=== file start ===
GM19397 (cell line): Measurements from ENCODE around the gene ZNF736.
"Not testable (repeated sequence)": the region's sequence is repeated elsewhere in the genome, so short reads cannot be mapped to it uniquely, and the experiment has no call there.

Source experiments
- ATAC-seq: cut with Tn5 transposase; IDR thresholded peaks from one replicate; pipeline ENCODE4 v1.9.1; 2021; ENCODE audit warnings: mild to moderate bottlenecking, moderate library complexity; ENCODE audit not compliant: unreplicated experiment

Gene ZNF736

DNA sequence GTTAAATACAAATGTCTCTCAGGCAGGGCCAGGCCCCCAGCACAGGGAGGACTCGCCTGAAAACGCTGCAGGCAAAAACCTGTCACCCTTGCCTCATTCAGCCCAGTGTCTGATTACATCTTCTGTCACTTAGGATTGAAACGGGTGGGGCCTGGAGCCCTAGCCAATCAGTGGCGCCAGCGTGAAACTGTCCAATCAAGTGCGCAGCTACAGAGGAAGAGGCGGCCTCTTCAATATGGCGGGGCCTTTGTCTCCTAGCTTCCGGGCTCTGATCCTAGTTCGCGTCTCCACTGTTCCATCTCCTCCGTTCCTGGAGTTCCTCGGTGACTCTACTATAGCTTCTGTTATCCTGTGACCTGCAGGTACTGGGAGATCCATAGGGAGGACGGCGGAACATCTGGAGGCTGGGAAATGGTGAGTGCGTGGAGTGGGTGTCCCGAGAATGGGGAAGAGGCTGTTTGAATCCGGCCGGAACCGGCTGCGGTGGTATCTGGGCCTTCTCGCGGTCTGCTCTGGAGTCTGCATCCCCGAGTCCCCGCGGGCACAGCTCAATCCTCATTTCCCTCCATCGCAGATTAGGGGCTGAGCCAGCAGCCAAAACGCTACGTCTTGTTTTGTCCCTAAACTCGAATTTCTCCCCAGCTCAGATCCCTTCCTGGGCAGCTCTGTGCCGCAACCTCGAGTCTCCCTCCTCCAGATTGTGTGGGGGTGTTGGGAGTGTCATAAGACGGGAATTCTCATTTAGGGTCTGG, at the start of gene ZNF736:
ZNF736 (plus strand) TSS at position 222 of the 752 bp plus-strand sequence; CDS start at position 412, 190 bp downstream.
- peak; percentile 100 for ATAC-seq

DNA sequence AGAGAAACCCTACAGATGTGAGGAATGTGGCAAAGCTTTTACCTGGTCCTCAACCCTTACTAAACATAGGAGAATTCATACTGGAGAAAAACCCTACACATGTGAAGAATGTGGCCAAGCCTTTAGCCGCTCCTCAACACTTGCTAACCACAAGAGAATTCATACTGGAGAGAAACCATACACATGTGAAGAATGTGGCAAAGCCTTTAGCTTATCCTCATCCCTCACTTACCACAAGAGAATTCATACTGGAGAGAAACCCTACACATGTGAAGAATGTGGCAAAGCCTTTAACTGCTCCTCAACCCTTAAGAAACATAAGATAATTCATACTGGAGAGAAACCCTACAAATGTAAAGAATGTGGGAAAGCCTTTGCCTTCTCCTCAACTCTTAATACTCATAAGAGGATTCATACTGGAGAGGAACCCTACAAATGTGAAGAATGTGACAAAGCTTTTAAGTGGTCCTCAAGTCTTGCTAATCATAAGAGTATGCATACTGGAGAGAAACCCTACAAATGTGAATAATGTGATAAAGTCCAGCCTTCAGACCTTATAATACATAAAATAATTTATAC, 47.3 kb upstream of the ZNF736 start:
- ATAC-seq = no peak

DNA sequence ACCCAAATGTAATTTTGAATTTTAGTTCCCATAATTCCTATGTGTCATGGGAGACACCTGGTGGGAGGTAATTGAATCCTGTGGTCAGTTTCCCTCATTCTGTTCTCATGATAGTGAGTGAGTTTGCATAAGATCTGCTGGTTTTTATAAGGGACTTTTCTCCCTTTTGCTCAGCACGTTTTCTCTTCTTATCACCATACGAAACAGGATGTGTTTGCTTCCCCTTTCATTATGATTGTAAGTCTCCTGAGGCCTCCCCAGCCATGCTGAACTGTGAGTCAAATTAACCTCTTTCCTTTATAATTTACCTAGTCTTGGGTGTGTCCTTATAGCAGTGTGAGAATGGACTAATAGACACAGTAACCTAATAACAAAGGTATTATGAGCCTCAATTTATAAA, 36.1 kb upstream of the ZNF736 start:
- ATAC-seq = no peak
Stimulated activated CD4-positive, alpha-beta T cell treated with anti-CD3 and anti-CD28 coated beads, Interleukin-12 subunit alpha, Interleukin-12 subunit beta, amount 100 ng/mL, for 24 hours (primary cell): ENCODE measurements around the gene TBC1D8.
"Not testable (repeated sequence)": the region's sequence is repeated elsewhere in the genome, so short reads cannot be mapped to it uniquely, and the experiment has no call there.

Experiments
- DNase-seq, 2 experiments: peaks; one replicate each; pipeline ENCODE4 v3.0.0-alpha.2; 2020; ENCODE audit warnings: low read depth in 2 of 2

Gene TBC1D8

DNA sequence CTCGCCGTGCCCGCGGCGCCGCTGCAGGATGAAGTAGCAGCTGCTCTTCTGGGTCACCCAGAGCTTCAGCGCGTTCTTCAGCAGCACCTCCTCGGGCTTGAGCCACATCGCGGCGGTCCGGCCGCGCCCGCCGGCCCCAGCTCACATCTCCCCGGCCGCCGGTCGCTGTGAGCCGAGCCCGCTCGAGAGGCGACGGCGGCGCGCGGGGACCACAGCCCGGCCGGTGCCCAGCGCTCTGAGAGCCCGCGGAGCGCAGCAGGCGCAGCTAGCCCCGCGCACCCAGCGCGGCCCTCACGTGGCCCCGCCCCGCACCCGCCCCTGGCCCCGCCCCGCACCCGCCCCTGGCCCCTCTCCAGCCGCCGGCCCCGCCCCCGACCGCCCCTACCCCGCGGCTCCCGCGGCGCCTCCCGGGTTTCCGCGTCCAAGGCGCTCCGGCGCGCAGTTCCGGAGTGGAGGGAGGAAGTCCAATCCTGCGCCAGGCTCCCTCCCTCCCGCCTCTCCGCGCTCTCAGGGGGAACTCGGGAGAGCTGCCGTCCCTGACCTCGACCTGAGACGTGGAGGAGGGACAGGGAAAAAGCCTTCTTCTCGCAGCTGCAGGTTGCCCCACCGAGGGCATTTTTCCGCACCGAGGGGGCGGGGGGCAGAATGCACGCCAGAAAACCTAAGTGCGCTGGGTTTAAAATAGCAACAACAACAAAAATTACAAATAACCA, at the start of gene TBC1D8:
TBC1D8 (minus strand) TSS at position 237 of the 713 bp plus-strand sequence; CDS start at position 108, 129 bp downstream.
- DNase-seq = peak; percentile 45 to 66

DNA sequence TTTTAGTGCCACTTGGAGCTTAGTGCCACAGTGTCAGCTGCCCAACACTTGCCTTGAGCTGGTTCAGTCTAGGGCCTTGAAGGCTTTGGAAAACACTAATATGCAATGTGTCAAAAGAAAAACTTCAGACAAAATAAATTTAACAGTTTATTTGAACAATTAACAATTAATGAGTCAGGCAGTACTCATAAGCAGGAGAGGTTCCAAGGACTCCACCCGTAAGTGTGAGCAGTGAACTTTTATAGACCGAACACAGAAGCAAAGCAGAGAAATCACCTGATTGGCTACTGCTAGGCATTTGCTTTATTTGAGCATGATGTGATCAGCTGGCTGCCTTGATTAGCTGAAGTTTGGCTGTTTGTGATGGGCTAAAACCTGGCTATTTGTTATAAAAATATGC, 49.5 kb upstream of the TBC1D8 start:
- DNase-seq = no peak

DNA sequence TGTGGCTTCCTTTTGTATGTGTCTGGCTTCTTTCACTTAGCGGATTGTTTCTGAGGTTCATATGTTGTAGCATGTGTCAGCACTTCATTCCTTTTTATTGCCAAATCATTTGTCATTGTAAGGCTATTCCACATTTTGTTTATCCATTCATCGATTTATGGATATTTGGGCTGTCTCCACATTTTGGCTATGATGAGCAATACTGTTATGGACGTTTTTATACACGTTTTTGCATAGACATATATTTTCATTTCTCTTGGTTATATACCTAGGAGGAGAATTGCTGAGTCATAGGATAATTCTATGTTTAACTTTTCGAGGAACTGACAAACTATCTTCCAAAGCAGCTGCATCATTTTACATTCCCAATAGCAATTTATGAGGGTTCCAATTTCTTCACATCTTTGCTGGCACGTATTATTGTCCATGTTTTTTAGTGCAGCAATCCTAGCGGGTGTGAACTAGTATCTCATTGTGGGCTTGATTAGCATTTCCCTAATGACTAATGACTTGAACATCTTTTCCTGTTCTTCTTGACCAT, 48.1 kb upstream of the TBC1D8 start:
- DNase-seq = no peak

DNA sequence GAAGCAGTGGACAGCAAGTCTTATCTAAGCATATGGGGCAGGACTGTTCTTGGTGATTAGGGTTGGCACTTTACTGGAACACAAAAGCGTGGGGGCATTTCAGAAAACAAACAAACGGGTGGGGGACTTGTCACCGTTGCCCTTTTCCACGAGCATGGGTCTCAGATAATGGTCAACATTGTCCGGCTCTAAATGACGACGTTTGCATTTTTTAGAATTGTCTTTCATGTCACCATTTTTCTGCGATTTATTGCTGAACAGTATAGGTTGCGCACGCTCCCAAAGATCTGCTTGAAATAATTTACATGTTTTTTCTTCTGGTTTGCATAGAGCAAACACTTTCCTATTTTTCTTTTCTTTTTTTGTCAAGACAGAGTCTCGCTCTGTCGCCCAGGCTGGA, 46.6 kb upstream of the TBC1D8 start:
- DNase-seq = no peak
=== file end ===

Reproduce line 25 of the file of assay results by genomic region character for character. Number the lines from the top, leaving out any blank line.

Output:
DNA sequence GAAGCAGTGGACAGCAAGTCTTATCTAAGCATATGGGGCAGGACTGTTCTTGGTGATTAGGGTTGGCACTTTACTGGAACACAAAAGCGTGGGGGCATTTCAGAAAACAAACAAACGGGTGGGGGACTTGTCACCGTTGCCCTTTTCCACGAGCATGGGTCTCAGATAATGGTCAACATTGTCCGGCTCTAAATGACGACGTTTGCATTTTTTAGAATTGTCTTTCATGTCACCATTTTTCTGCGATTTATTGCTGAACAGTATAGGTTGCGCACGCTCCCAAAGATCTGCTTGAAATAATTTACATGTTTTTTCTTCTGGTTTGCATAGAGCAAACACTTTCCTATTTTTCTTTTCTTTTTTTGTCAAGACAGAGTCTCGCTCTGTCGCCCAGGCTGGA, 46.6 kb upstream of the TBC1D8 start: